Incredible: Photographer Discovers and Develops 31 Rolls of WWII Film

Curators’ Corner

Incredible: Photographer Discovers and Develops 31 Rolls of WWII Film

Here’s a story that’s flat-out incredible.

Photographer Levi Bettwieser leads the Rescued Film Project, described on its website as an online archive of images that were captured on film between the 1930s and 1990s. Bettwieser collects and processes undeveloped rolls of film from thrift stores, auctions and donors to revive moments in time that have otherwise been lost. It’s a methodical and ongoing search that was pretty much off the mainstream radar until an unbelievable find.

When a lead contacted Bettwieser in late 2014 about 31 undeveloped rolls of film discovered at an Ohio auction, you can imagine the photographer’s interest.

“Obviously I wanted to know, like, ‘Tell me everything you know about this batch of film. Where did it come from? Photographer? What did you learn when you were there?'” Bettwieser told PRI. “And he had absolutely no information.”

Bettwieser retrieved the film and processed it in his Idaho apartment to uncover a treasure trove of photographs taken by a WWII soldier. The rolls were labeled with various location names, such as “Boston Harbor” and “Lucky Strike Beach,” and the soldier’s identity is completely unknown.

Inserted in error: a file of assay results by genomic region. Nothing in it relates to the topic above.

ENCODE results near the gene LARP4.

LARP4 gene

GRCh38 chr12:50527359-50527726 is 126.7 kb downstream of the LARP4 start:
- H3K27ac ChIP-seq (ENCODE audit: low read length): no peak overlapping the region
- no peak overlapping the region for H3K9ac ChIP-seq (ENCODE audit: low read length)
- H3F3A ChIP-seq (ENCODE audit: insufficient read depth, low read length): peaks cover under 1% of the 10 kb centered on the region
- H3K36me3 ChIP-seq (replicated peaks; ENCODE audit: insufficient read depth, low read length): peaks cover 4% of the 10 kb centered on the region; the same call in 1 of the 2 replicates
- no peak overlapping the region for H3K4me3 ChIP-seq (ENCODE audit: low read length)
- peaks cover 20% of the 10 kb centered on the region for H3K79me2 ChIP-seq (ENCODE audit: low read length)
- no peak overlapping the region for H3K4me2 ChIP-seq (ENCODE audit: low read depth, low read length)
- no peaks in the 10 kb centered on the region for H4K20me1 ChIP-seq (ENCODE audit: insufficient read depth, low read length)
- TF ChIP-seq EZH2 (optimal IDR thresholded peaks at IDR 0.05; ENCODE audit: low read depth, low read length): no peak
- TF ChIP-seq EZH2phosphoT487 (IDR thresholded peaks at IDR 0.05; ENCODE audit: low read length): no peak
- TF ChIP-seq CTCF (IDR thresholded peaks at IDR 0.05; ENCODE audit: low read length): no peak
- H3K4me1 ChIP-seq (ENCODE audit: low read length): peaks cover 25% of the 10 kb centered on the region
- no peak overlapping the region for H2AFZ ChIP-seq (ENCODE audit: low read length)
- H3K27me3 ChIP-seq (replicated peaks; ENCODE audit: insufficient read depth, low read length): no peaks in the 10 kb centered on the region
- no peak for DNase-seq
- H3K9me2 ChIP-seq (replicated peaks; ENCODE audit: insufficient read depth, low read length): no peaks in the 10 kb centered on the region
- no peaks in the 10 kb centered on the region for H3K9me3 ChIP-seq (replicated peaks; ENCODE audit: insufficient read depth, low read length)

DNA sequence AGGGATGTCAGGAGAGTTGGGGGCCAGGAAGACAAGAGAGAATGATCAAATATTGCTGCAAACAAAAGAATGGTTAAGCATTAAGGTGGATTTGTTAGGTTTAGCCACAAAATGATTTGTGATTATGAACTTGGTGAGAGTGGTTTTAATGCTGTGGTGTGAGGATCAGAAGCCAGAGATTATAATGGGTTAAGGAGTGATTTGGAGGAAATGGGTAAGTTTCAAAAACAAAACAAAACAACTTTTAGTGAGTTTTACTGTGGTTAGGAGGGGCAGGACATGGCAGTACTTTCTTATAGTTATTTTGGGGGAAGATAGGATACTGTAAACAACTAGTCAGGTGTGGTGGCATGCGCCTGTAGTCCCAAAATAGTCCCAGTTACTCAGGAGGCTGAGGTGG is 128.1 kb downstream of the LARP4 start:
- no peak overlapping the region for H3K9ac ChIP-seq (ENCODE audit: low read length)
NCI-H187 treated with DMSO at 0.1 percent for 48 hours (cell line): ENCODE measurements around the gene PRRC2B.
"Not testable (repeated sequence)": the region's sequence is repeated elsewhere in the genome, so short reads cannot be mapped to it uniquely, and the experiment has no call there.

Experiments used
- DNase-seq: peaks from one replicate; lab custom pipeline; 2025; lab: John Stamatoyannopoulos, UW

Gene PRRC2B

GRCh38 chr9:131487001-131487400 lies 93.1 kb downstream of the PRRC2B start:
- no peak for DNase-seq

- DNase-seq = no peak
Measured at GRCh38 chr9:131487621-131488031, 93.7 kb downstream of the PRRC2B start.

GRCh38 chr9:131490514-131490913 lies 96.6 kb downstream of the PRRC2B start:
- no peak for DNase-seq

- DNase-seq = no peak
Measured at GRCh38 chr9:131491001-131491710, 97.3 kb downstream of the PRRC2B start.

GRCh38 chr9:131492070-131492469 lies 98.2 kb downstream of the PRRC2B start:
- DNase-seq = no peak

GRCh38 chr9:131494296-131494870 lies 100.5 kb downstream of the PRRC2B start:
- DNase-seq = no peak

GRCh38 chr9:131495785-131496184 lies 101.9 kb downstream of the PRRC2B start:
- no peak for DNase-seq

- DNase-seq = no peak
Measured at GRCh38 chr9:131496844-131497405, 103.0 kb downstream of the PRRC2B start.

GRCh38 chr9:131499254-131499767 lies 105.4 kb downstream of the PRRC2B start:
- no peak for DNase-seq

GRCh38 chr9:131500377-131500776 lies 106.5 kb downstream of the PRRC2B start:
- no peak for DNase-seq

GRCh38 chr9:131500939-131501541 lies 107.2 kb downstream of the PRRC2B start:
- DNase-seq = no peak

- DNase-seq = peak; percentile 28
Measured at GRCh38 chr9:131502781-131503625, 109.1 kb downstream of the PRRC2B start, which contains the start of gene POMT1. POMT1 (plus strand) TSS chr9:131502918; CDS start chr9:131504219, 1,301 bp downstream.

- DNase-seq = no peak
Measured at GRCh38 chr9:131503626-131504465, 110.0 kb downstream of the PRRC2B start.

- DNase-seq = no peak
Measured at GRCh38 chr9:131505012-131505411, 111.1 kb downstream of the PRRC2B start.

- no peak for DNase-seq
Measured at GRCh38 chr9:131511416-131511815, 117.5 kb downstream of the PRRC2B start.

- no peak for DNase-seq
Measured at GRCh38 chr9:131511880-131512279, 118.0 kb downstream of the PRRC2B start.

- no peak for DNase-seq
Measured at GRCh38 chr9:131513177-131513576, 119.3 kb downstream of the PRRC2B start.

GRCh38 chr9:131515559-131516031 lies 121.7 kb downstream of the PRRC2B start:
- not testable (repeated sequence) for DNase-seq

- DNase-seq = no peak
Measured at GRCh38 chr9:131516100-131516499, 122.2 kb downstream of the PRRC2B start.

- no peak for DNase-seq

Inspiration overload. First off, in an age where everyone is a photographer and every image is shared instantly with no actual handling required, Bettwieser’s perspective is as fresh as it gets. His mission behind the Rescued Film Project is rooted in a deep respect for the significance of a photograph – “a moment that was intended to be remembered” – and in the case of his discoveries, one that never made it into a photo album or a frame on the wall. Bettwieser seeks to honor forgotten moments and mark their existence in history – you have to love that.

Second, here’s Bettwieser on this cool, casual photo hobby of thrifting for undeveloped film. Finding any film at all is a tough enough task in itself, and then developing it is even tougher. But he somehow manages both, and usually comes up with a lot of obscure images – family gatherings, vacations and things of that nature – that are interesting mostly because they’re old, unique and unknown. It’s an independent, off-the-beaten-path history project. And then one day he hits this historic jackpot of WWII from an unknown soldier’s point of view preserved from more than 70 years ago?? Everything about this is just amazing in every way. Can you imagine?

Bettwieser told PRI that interest in the Rescued Film Project has skyrocketed since releasing the war photos and a video outlining his mindset, the tedious development process that takes place in his kitchen and the moment of anticipation before that first roll is opened. Check it out below, followed by a few of the war images themselves. To view the entire rescued WWII collection, visit the Rescued Film Project website.

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